Mum urges parents to follow their gut after toddler with "tummy bug" dies
The mum said she was told her daughter had nothing life threatening and the next day her daughter "wasn’t here any more."
A Scottish mum is urging parents to "follow your gut" after her toddler died with a "tummy bug" that turned out to be sepsis.
Lori Mullen, from Bo’ness, and her three-year-old daughter Harper Aitken were turned away from hospital despite a visible rash on the toddler's stomach.
Little Harper told Lori she wasn't feeling well on March 6, 2019. Her condition worsened the next day and Lori spotted a rash on the child's stomach which failed the glass test.
The mum then phoned an ambulance, and when paramedics arrived the toddler's temperature was 41.5.
"She was observed for a wee while at the hospital but she had begun to feel a bit better," Lori told the Daily Record.
The doctor asked for a urine sample but as the mum was trying to collect it Harper defecated, prompting them to tell her it was contaminated.
Lori continued: “I asked her to look at it but she refused and said she was just going to put it down as a tummy bug.
“The rash had disappeared and her temperature was coming down so I was told to take her home. In the night she was hallucinating and her temperature went up again.
“Next morning she had perked up but she was back and forward to the toilet with diarrhoea.
“In the afternoon my mum noticed a blue dot on her hand. I lifted up her top and found the rash really bad on her back. Her lips were beginning to turn blue.”
Lori took the tot to her GP, who again phoned an ambulance. She heard him say Harper looked "septic" and the child was rushed to hospital at 3.50pm.
“She was turning black with the sepsis," Lori said. "She was trying to take her oxygen mask off and said, ‘Mummy I don’t like this, I want to go home to Cayden' [her brother].
“I told her to put her mask back on and that was the last thing she ever said.”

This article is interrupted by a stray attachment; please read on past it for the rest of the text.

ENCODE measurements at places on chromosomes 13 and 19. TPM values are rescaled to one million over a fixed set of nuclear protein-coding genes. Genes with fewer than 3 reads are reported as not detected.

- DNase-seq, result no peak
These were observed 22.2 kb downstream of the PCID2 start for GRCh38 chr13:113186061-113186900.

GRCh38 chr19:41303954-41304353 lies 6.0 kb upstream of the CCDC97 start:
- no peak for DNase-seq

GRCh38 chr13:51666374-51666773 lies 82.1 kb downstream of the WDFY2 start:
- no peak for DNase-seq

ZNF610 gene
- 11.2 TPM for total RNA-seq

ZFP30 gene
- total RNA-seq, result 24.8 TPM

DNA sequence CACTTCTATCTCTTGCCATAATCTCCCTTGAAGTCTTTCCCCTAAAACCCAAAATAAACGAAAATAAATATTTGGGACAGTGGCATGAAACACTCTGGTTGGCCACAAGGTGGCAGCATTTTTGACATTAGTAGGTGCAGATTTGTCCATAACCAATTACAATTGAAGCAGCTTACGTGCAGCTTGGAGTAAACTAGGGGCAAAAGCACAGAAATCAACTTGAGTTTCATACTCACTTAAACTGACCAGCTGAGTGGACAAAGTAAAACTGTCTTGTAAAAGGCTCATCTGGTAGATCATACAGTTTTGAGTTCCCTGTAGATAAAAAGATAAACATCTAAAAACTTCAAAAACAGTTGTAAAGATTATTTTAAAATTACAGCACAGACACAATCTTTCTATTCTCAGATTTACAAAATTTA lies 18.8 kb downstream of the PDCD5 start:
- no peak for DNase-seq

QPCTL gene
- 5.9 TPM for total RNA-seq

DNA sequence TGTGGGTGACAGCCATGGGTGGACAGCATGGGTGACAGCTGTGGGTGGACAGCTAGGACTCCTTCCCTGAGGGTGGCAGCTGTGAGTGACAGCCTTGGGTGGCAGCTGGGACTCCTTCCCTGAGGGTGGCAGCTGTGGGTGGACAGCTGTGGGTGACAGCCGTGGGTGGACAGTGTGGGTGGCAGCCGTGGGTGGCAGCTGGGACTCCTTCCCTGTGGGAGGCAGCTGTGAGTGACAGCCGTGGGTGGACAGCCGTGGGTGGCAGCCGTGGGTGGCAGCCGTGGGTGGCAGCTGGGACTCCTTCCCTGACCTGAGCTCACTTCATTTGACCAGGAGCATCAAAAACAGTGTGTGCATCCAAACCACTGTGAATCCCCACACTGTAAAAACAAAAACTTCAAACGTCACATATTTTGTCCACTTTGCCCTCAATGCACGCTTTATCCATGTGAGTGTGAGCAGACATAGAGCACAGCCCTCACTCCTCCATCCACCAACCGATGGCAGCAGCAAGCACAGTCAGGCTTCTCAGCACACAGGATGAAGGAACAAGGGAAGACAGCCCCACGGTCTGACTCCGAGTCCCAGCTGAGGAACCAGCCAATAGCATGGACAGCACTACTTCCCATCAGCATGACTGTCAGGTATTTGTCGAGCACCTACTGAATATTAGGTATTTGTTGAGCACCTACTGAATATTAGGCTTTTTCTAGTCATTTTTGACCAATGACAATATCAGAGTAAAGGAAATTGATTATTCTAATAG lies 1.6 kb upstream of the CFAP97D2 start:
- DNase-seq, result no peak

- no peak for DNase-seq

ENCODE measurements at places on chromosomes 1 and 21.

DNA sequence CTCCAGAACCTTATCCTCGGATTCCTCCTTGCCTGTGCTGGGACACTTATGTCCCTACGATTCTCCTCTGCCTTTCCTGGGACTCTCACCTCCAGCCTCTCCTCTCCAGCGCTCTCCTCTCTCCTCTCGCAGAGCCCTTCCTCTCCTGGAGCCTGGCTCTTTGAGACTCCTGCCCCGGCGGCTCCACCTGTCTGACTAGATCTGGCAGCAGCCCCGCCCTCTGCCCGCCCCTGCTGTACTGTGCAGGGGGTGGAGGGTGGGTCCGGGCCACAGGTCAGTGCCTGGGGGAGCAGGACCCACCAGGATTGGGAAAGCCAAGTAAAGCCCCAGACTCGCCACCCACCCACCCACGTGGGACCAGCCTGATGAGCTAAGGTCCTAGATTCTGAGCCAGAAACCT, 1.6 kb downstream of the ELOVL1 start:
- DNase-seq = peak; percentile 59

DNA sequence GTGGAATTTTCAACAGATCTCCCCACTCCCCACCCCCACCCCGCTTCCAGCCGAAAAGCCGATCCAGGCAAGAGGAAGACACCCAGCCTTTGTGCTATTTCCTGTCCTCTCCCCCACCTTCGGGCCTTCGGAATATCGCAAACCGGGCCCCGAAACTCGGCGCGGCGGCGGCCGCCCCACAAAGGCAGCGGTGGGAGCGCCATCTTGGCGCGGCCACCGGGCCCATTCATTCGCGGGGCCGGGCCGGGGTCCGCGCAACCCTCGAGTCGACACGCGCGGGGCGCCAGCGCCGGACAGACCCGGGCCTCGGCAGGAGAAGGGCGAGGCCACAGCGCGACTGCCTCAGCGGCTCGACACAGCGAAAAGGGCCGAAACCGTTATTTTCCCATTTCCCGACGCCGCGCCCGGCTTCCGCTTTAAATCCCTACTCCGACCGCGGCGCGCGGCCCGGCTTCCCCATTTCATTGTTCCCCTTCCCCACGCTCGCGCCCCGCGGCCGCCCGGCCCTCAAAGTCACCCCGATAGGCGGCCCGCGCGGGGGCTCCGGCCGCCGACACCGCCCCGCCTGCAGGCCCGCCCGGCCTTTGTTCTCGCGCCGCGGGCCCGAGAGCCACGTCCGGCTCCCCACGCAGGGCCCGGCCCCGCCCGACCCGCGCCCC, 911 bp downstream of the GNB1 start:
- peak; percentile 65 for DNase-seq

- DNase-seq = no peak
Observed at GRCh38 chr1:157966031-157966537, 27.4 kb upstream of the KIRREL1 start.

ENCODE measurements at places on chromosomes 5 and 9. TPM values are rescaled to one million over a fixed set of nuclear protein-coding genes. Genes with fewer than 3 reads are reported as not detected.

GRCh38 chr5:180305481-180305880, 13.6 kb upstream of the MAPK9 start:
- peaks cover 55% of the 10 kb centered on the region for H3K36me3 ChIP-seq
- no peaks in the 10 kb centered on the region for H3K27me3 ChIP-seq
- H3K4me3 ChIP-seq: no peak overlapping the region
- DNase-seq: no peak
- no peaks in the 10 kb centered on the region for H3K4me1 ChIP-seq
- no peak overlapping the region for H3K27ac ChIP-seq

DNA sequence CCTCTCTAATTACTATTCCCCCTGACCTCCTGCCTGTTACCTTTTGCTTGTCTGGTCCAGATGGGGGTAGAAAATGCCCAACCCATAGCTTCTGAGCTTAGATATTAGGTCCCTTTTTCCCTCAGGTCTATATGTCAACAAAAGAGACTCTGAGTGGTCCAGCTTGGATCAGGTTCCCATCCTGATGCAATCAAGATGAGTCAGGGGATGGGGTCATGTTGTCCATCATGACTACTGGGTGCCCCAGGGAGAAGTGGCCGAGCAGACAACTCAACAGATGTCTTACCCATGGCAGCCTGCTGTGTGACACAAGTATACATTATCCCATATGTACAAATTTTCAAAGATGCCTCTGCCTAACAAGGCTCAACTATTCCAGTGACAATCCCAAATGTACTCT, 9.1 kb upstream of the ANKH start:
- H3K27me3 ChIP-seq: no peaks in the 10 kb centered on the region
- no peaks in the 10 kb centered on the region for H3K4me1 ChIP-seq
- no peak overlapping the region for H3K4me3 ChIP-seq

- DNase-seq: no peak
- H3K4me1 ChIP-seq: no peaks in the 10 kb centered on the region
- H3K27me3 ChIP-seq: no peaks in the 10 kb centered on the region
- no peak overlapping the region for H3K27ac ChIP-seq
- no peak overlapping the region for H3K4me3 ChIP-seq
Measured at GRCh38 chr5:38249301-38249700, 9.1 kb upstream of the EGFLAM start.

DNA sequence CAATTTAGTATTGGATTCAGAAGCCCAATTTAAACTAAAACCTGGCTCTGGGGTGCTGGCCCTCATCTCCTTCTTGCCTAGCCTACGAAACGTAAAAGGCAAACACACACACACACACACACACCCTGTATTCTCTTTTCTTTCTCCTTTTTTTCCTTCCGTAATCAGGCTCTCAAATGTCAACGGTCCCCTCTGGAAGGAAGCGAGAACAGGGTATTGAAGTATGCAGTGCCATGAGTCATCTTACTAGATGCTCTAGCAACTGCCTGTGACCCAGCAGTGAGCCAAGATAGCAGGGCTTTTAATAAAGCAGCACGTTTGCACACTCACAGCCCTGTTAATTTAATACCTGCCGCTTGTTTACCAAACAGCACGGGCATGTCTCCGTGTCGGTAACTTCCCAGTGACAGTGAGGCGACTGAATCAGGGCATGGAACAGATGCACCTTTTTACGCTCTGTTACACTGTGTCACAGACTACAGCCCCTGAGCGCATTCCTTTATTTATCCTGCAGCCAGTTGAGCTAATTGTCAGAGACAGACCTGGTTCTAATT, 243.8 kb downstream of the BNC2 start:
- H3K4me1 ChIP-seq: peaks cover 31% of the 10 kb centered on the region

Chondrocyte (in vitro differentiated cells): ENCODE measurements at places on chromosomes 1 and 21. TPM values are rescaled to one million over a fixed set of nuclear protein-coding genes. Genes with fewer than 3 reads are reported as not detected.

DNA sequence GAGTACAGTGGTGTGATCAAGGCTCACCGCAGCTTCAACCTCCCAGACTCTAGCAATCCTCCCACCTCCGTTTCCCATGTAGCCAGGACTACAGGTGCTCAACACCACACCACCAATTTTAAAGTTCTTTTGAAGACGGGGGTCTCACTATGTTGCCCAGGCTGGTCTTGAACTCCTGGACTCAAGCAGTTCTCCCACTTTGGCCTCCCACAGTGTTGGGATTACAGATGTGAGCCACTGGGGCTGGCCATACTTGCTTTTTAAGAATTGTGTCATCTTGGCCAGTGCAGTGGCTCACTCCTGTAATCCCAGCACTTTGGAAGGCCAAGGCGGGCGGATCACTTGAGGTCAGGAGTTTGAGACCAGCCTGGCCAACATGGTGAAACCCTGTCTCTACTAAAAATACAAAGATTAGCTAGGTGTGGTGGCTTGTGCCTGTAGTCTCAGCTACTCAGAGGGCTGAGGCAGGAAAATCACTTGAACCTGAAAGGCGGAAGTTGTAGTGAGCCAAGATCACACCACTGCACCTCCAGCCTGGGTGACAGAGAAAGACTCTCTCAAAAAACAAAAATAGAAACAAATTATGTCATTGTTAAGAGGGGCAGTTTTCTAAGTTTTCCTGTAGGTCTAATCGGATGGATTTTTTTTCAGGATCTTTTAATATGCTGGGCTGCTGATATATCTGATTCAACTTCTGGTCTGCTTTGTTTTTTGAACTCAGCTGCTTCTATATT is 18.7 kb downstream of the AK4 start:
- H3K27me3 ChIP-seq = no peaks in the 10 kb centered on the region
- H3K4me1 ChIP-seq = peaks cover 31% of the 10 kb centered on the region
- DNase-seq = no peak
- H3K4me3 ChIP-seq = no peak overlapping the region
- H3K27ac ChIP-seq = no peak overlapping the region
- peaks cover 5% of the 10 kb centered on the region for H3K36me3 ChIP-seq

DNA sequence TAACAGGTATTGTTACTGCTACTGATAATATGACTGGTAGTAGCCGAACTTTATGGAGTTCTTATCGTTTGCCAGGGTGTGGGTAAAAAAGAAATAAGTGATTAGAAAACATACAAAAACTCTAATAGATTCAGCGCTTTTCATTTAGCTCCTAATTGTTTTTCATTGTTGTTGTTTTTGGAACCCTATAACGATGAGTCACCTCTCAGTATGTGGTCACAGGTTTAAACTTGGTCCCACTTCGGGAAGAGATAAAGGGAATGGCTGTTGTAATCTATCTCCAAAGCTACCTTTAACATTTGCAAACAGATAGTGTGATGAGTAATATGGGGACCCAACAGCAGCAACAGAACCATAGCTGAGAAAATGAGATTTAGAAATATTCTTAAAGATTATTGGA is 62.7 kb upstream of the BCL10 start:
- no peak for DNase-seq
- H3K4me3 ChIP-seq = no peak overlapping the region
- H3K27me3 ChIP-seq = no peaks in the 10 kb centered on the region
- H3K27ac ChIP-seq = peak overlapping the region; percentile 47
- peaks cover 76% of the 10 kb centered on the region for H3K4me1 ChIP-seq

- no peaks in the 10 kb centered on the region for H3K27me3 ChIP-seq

At 6.50pm on March 8, Harper was pronounced dead. Her sepsis began from a simple throat infection, known as Strep A.
Sepsis occurs when the body’s response to infection injures its own tissues and organs, potentially leading to shock, multi-organ failure and death if not recognised and treated early. The condition affects between 47 and 50 million people annually, of which at least 11 million die.
Lori said: “I had asked the first doctor if she had anything life-threatening. She said, ‘No, no’ but the next day she wasn’t here any more.”
Now on World Sepsis Awareness Day, the mum is urging other parents to follow their instincts when it comes to their sick children, and to mention sepsis to doctors if they see a rash on their child.
“Trust your gut. I wish I had said the word sepsis,” she said.
An NHS Forth Valley spokeswoman told the Daily Record that a number of "changes and improvements" to the procedure have been made following "a detailed internal review" of Harper's death.
"This included additional clinical education and training led by an experienced paediatrician," the spokeswoman said.
She continued: “We have met with the family on a number of occasions and shared the findings of the review, however, we will ensure they are also updated on the work which has been carried out.”